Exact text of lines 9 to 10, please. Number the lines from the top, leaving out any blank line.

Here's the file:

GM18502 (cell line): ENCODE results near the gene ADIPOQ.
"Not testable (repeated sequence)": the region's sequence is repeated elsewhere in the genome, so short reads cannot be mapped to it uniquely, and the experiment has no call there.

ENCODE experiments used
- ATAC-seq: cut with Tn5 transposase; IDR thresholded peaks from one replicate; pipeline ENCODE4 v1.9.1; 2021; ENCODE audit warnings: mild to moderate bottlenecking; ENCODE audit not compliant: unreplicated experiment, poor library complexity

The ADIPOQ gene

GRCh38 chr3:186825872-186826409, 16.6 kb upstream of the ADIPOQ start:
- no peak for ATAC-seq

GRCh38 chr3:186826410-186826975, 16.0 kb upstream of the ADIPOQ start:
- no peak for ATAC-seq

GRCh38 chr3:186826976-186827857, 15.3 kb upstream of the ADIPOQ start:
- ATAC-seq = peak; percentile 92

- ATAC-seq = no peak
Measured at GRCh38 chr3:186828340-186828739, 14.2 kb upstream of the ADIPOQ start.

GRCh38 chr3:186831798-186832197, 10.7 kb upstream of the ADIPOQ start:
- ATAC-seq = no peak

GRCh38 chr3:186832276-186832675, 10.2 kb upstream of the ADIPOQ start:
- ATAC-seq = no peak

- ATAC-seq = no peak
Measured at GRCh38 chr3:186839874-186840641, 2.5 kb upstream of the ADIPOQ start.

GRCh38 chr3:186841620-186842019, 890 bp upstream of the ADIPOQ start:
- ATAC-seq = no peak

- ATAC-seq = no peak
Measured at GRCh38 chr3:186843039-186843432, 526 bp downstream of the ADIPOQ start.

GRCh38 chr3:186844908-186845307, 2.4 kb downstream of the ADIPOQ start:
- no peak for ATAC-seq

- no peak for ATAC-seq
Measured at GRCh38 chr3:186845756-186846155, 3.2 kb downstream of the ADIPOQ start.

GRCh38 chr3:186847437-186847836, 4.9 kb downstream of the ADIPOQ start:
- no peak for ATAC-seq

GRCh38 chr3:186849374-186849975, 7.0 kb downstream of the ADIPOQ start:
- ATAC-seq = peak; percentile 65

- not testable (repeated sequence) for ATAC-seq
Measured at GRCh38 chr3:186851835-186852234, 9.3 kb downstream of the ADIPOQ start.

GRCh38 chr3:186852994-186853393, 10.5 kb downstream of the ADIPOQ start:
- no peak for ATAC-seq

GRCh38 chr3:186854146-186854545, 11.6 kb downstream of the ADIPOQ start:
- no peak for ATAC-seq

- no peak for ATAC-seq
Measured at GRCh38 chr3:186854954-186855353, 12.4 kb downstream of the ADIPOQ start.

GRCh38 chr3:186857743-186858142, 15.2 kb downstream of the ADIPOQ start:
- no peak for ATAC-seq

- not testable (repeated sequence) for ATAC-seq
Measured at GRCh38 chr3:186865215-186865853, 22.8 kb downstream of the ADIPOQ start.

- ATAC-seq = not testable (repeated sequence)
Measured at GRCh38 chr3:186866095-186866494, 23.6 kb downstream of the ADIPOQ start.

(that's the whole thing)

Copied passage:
- no peak for ATAC-seq

GRCh38 chr3:186826976-186827857, 15.3 kb upstream of the ADIPOQ start: